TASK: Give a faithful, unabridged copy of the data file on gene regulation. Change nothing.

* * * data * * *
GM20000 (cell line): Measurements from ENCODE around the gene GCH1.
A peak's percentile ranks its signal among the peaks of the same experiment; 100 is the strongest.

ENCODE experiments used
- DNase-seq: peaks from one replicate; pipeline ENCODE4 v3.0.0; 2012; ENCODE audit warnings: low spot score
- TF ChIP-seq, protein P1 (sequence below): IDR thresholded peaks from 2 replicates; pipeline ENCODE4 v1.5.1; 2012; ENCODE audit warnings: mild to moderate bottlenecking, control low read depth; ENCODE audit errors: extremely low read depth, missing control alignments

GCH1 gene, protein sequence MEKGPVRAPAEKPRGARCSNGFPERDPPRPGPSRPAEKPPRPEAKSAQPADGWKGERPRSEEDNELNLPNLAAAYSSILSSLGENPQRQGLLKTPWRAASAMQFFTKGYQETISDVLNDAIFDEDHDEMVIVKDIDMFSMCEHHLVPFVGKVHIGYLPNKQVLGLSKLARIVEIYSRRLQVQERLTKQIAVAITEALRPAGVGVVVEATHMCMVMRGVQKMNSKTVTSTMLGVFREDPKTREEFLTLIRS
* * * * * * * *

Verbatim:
GM20000 (cell line): Measurements from ENCODE around the gene GCH1.
A peak's percentile ranks its signal among the peaks of the same experiment; 100 is the strongest.

ENCODE experiments used
- DNase-seq: peaks from one replicate; pipeline ENCODE4 v3.0.0; 2012; ENCODE audit warnings: low spot score
- TF ChIP-seq, protein P1 (sequence below): IDR thresholded peaks from 2 replicates; pipeline ENCODE4 v1.5.1; 2012; ENCODE audit warnings: mild to moderate bottlenecking, control low read depth; ENCODE audit errors: extremely low read depth, missing control alignments

GCH1 gene, protein sequence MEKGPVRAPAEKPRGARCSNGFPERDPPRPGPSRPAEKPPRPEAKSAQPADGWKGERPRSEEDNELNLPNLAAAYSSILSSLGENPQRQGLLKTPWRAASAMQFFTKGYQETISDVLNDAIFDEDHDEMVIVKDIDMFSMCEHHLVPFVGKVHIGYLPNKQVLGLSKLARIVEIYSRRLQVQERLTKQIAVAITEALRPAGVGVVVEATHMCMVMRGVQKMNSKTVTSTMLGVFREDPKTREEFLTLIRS